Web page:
1. COST

The cost of Schedule 40 and Schedule 80 pipes are different because of the difference in the quantity of materials. As Schedule 80 pipes consist of more materials, the price is considerably higher than Schedule 40 pipes. Schedule 80 pipes are also more costly as the cost of production is greater. To get a better understanding of the local retail price in Nigeria, a 2 Inches one length (5.8metres) of schedule 40 pipes is NGN40,000 ($111) while the cost of a 2 Inches one length (5.8metres) of schedule 80 pipes is NGN62,500 ($174).

  1. WORKING AND BURSTING PRESSURE

The bursting pressures are based on Barlow's formula. The working pressures are based on factor 8.

Dimensions according ASME/ANSI B36.10/19.
 

THE WORKING AND BURSTING PRESSURE FOR SCHEDULE 40 PIPES

 

THE WORKING AND BURSTING PRESSURE FOR SCHEDULE 80 PIPES

SUMMARY:

  • Pipes with Schedule 40 come with a standard weight, and pipes with Schedule 80 come with extra strength.
  • Schedule 80 pipes are stronger than Schedule 40 pipes.
  • Though both pipes are used in Gas and LPG construction and Installation work, Schedule 40 is used more often.
  • Schedule 80 pipes are used where the pressure is very high. But for retail LPG installations,
    40 pipes are sufficient.
  • When comparing the weight, Schedule 40 pipes come in less weight than Schedule 80 pipes.
  • As Schedule 80 pipes consist of more materials, the price is considerably higher than Schedule 40 pipes.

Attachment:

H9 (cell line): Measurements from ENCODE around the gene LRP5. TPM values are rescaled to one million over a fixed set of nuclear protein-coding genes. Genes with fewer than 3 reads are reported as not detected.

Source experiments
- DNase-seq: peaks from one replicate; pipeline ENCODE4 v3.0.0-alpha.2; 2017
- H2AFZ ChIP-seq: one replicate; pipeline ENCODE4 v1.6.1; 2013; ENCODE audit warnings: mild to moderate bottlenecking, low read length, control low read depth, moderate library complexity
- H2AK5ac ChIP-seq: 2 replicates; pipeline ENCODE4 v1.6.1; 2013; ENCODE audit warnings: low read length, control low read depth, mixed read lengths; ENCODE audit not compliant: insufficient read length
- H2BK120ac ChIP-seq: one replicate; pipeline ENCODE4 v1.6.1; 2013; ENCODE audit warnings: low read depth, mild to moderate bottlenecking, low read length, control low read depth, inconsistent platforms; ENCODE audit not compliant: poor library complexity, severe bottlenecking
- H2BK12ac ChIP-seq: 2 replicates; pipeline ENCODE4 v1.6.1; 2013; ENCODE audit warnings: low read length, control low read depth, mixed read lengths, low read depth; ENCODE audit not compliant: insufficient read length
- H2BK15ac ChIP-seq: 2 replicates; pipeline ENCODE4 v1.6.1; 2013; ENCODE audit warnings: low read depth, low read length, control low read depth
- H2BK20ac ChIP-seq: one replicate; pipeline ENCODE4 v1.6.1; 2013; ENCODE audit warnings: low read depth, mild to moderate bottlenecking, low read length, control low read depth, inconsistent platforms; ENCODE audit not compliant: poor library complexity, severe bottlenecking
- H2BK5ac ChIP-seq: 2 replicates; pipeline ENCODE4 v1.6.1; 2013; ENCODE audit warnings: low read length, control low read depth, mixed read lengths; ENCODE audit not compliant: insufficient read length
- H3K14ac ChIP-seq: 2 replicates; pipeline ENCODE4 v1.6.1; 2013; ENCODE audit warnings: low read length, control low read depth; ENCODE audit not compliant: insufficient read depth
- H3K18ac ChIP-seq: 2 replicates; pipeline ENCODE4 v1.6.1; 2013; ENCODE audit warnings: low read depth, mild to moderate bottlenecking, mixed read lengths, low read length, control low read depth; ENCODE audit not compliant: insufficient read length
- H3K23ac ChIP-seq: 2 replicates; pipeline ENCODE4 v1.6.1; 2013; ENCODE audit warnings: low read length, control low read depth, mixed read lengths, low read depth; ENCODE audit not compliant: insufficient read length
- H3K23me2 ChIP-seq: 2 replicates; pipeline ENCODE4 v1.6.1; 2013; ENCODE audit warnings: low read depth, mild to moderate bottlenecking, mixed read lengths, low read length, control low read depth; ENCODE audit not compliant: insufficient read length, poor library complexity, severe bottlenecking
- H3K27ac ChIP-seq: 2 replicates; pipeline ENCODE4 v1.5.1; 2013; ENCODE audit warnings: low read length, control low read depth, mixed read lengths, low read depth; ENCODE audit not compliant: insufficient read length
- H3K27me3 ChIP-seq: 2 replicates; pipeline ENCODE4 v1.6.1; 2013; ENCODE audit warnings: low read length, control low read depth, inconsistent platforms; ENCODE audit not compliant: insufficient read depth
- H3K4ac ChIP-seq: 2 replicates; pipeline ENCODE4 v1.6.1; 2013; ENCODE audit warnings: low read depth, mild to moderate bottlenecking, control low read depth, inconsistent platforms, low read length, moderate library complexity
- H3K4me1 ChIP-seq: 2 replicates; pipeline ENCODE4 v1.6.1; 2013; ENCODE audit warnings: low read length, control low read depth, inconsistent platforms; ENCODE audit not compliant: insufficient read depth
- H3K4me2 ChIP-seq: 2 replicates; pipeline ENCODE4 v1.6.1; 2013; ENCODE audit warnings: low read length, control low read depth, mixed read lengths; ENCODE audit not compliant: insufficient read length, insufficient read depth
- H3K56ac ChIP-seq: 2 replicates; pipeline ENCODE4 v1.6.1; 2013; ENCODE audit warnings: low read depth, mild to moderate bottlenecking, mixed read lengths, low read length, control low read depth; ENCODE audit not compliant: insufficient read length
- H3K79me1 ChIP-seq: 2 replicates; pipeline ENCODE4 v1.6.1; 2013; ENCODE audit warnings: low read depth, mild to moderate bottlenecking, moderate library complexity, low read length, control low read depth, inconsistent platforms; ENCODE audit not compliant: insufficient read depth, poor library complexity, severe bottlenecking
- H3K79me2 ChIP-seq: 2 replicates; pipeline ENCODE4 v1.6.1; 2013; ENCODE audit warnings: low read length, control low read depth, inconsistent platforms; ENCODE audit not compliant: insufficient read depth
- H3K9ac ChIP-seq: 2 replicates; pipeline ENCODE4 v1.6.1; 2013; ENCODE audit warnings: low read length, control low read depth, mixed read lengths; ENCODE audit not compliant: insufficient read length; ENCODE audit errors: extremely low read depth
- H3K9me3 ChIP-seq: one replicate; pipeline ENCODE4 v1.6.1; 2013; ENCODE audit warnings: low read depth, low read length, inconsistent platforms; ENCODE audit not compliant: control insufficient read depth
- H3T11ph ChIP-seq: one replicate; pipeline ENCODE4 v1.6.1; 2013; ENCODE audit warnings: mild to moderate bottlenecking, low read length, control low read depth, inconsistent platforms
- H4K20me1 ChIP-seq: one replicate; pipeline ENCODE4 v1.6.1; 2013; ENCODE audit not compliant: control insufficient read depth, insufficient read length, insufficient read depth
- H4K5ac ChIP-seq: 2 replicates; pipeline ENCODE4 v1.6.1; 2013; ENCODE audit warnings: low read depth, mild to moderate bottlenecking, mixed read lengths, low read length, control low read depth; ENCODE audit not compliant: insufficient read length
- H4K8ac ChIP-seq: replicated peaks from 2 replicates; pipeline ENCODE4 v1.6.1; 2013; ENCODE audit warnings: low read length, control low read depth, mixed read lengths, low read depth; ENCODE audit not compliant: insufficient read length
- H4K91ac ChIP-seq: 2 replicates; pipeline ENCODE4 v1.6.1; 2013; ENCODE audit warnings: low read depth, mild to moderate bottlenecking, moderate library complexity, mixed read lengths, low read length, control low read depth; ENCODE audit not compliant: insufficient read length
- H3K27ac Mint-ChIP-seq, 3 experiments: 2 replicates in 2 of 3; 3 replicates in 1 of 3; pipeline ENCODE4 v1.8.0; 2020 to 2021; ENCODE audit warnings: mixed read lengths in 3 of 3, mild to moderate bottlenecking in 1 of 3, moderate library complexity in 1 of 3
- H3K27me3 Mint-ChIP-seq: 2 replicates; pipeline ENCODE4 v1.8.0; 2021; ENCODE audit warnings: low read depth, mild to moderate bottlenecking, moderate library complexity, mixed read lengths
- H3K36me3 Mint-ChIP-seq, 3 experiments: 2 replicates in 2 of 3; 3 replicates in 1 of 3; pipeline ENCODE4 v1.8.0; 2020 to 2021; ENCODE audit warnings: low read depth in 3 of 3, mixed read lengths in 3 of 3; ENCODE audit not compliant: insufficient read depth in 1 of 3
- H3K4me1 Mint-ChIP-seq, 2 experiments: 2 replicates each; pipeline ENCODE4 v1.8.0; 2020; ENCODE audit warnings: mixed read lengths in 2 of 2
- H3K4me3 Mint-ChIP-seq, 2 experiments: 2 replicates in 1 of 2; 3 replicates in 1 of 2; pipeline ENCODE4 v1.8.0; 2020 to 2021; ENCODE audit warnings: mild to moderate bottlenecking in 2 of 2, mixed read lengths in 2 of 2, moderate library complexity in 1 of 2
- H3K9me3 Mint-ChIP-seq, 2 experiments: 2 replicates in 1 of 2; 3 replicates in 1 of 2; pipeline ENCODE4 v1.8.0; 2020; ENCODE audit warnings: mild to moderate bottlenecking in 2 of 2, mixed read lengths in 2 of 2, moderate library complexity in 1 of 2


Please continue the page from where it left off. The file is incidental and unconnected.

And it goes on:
If you need to discuss any related steel and Gas Business development write us at gaspreneur@kiakiagas.com or call/whatsapp on +2348085269320

 

Sources:
https://www.engineeringtoolbox.com/wrought-steel-pipe-bursting-pressure-d_1123.html

http://www.abtersteel.com/news/products-news/difference-between-sch-40-and-sch-80-steel-pipe/

Image Credits:

https://www.engineeringtoolbox.com/wrought-steel-pipe-bursting-pressure-d_1123.html
https://tpf.eu/projects/lpg-bottling-plant-arzew/

 

 

If you are new to the world of in-situ machining one of the essential things you must learn is how pipe sizing works.

There’s not a huge amount to remember, but you do need to familiarize yourself with the terminology and the underlying methods behind how pipes are classified by manufacturers in the oil and gas sector.

What is the NPS of a pipe?

So what exactly does NPS mean? Is it the inside diameter, the outside diameter? or the wall thickness?

The answer is none of the above.

‘NPS’ is an abbreviation of Nominal Pipe Size, which is a term used as a guideline number defining the diameter of the pipe.

What is pipe NB (Nominal Bore)?

This is just the same as NPS. ( It is a common way of describing pipe sizes used in the USA).

What is DN (Diameter Nominal)?

This is the international and European metric method used to describe NPS (or NB).

DN pipe sizes numbers are therefore different to NPS.  For example the metric equivalent of an NPS 6 pipe (6”) is DN 150. (To convert from NPS 6 to DIN simply multiply the 6 x 25=150. (150mm)

What is a Pipe Schedule?

Pipe schedule (SCH) is how the wall thickness of a pipe is described. It is not an actual measurement,  but a guide number based on a wall thickness formula.

Two pipes the same diameter may have different schedules, which means they have a different wall thickness. So somebody specifying a pipe for a high pressure application will select a bigger number which represents a bigger schedule (wall thickness).